Both mine are high energy so need walked together, otherwise I ould be walking all day!

    But if you get him used to the halti then you should manage them both on walks.

    For a while I had Dixie on her halti and Dave on the Canny collar. But that got annoying as Dixie still tried to pull infront, and Dave dragged behind!

    Now sometimes I have Dixie on her walkezee harness and Dave on slip lead as he walks perfectly on that :)

    Good luck and well done for not giving up on Rodney he is lovely and deserves it :) :)

    x
     
  5. r_neupert

    r_neupert PetForums Senior

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    I'm going to send the OH out with the halti on Rodders tomorrow morning.... it's my lay in :D Will update you tomorrow!

    Thank you, Rodney is a truely lovely dog, wish he could stay with us, but he's going to be too big i think.... wish i knew what he was crossed with... something big with long legs... maybe a horse x staffy?
     
  6. PoisonGirl

    PoisonGirl Banned

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    Lol how tall is he?
    I remember they thought he was crossed with a dane. He does really look like my pups mum. I'll see if I can find a picture

    x

    Here she is
    [​IMG]
     
    #6 PoisonGirl, Jul 30, 2009
    Last edited: Jul 30, 2009
  7. shazalhasa

    shazalhasa PetForums VIP

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    Harnesses are pretty much guaranteed to make a dog pull :(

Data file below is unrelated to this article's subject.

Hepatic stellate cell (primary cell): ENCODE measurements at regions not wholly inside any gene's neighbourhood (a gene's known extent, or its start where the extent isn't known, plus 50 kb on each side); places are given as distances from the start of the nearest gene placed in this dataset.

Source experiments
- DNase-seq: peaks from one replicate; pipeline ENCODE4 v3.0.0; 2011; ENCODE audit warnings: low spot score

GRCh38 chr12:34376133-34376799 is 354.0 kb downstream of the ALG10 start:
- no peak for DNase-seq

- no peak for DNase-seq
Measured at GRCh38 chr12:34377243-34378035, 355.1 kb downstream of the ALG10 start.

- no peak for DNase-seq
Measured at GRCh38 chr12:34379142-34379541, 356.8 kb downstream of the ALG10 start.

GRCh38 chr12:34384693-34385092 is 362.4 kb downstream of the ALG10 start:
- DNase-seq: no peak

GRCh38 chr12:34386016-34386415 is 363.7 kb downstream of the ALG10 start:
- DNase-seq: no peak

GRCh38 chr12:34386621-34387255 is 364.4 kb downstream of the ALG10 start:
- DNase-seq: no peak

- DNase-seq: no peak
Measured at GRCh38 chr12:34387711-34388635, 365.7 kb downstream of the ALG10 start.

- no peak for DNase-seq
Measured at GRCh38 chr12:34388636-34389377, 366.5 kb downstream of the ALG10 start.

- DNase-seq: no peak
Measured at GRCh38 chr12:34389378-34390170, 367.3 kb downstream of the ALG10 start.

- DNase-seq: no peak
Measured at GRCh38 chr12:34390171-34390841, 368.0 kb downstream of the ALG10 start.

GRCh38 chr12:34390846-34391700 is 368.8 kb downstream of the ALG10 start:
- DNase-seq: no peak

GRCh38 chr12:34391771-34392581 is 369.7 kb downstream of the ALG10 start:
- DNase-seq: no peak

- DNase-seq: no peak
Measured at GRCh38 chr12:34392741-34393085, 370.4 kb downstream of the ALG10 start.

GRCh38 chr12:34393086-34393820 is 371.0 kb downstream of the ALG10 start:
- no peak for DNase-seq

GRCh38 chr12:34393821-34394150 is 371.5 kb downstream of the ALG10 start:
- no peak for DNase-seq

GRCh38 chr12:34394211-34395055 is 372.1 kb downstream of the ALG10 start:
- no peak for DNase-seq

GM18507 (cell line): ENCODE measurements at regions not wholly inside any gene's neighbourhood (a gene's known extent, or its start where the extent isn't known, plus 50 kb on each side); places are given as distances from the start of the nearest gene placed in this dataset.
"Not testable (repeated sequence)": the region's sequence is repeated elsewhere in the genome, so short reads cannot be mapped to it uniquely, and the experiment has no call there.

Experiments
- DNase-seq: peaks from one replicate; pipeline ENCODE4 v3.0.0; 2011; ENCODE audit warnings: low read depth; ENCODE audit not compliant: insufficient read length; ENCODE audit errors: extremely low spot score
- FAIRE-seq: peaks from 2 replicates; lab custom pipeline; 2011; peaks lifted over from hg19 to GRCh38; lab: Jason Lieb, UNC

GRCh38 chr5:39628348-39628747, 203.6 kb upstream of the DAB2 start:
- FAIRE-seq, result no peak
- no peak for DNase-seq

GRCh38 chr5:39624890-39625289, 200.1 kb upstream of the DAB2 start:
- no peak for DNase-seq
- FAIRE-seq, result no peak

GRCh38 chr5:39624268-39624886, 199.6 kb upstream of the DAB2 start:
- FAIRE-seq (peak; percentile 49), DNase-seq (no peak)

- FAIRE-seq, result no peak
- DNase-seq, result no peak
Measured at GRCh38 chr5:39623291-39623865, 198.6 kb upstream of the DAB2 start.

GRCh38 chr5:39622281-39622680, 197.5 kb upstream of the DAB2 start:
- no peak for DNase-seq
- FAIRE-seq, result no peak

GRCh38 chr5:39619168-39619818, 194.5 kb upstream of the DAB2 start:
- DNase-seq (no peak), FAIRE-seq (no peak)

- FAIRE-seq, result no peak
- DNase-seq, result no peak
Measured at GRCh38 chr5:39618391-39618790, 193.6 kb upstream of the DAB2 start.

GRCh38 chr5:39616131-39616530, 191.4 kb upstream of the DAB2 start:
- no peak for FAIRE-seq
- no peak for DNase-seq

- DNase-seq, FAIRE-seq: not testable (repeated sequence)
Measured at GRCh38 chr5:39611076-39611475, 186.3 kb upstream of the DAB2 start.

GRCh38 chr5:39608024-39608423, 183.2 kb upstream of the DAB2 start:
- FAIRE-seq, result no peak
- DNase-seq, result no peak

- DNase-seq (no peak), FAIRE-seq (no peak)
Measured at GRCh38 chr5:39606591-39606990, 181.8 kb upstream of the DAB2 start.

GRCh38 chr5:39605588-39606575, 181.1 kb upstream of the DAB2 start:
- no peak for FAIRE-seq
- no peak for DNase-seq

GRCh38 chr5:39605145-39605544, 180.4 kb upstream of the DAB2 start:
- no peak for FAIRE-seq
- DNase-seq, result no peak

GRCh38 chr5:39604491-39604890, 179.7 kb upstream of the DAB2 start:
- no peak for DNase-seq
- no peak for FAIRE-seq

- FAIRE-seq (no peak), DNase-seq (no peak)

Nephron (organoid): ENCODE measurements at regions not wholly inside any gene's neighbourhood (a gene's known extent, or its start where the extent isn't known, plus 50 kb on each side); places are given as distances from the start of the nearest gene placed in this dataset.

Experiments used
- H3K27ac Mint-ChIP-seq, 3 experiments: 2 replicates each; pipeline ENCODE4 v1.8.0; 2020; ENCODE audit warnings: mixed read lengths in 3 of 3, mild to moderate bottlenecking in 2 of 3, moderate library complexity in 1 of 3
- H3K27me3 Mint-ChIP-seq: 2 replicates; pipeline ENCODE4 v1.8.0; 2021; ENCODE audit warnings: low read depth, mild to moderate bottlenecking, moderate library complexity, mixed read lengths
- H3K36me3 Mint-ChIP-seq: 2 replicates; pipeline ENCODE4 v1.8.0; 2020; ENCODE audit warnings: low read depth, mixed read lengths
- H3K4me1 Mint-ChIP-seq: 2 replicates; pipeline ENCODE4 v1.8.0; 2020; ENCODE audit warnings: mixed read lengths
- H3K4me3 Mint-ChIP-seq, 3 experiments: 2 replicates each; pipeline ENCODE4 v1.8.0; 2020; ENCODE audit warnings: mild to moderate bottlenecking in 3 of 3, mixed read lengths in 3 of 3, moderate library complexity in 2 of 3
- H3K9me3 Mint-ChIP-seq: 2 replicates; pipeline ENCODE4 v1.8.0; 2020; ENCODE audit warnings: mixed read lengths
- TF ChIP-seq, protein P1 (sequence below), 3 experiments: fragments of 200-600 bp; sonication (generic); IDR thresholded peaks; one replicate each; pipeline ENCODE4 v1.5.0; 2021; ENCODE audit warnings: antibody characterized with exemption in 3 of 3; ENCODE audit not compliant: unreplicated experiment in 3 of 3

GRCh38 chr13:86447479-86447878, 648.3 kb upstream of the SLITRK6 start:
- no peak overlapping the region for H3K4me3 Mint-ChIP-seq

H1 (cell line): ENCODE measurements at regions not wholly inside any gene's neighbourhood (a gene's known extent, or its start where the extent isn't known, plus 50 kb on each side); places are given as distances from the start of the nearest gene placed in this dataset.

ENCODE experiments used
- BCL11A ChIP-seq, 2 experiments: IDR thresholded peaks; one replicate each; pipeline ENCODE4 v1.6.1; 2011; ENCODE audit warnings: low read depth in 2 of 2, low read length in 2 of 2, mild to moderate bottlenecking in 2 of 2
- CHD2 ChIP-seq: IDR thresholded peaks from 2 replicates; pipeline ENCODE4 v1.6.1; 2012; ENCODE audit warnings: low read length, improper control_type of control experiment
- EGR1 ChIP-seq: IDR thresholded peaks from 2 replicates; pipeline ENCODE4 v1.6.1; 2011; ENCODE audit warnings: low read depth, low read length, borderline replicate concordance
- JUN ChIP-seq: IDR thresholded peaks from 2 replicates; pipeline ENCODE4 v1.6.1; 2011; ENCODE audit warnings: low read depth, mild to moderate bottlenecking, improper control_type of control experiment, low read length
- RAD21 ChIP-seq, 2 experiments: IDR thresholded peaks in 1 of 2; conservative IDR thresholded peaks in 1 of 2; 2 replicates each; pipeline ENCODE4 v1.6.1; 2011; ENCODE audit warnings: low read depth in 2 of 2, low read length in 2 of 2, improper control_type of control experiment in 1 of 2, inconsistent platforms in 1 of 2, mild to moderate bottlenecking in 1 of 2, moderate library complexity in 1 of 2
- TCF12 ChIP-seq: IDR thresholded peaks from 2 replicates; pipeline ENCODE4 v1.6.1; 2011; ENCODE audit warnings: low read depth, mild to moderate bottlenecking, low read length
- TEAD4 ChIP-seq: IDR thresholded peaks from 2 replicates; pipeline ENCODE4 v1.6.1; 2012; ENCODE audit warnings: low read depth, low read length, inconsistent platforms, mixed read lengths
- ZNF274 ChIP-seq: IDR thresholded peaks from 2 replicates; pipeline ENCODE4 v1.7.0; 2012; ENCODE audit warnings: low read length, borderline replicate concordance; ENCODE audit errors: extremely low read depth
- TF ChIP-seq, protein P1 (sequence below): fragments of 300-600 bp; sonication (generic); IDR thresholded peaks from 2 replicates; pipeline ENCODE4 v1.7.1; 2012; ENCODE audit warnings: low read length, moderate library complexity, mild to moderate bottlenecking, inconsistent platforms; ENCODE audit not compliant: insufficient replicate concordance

I've got a bit of a donkey dog too... pyrenean mountain dog, he's a big boy too at 29in to shoulder and only 7 months old :D When he was on a normal collar he'd pull us all over the place but from about 4-5 months we put him on a halti or half choke whatever you call it. Anyway... huge difference, placed it higher up on his neck and only had to correct him a couple of times before he got the message. He now walks perfectly for all of us... including my daughter :D

    I'd try retraining the dogs one at a time as it'll probably be a lot easier for you.
     
  8. goodvic2

    goodvic2 PetForums VIP

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    For dogs that have poor concentration on walks and get easily distracted, I recommend doggy back packs. For 2 reasons:
    1) It gives them a job to do, so keeps them focused
    2) Put some weight in it and build it up i.e bottles of water and it intensifys their workout, great for high energy dogs.

    The difference when my guys have got them on is very noticable. In saying that, if a cat runs past them, nothing stops them pulling! But overall, I think they are great!

    x
     
  9. caelsgirl

    caelsgirl PetForums Junior

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    Hi there,

    I have a Northern Inuit, a very large dog, the halti is the best way to go as then you have absolute control of where their weight is going, harnesses are great but unfortunatly most of a dog's power is in it's chest and shoulders!!! With control of his head you are controlling where he is going absolutly.